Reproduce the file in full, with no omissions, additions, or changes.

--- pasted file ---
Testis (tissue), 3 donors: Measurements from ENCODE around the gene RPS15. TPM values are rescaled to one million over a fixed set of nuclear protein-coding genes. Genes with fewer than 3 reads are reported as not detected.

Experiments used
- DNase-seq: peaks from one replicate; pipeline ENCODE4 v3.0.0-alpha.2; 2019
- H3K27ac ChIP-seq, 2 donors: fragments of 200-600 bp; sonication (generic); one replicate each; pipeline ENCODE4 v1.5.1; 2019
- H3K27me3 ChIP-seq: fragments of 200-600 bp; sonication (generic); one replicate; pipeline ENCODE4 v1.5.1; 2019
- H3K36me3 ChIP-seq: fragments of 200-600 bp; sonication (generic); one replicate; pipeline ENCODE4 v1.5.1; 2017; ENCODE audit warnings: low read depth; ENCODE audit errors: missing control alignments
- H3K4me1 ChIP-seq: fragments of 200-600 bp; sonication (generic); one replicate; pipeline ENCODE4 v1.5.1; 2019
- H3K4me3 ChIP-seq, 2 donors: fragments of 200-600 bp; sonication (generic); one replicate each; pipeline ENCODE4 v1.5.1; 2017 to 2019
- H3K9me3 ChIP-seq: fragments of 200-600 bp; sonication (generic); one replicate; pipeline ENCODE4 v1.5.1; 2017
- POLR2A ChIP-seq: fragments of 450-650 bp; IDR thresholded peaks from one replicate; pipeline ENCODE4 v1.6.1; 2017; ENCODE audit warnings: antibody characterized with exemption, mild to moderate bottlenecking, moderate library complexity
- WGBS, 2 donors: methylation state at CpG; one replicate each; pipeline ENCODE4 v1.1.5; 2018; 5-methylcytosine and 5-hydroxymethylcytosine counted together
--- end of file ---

Testis (tissue), 3 donors: Measurements from ENCODE around the gene RPS15. TPM values are rescaled to one million over a fixed set of nuclear protein-coding genes. Genes with fewer than 3 reads are reported as not detected.

Experiments used
- DNase-seq: peaks from one replicate; pipeline ENCODE4 v3.0.0-alpha.2; 2019
- H3K27ac ChIP-seq, 2 donors: fragments of 200-600 bp; sonication (generic); one replicate each; pipeline ENCODE4 v1.5.1; 2019
- H3K27me3 ChIP-seq: fragments of 200-600 bp; sonication (generic); one replicate; pipeline ENCODE4 v1.5.1; 2019
- H3K36me3 ChIP-seq: fragments of 200-600 bp; sonication (generic); one replicate; pipeline ENCODE4 v1.5.1; 2017; ENCODE audit warnings: low read depth; ENCODE audit errors: missing control alignments
- H3K4me1 ChIP-seq: fragments of 200-600 bp; sonication (generic); one replicate; pipeline ENCODE4 v1.5.1; 2019
- H3K4me3 ChIP-seq, 2 donors: fragments of 200-600 bp; sonication (generic); one replicate each; pipeline ENCODE4 v1.5.1; 2017 to 2019
- H3K9me3 ChIP-seq: fragments of 200-600 bp; sonication (generic); one replicate; pipeline ENCODE4 v1.5.1; 2017
- POLR2A ChIP-seq: fragments of 450-650 bp; IDR thresholded peaks from one replicate; pipeline ENCODE4 v1.6.1; 2017; ENCODE audit warnings: antibody characterized with exemption, mild to moderate bottlenecking, moderate library complexity
- WGBS, 2 donors: methylation state at CpG; one replicate each; pipeline ENCODE4 v1.1.5; 2018; 5-methylcytosine and 5-hydroxymethylcytosine counted together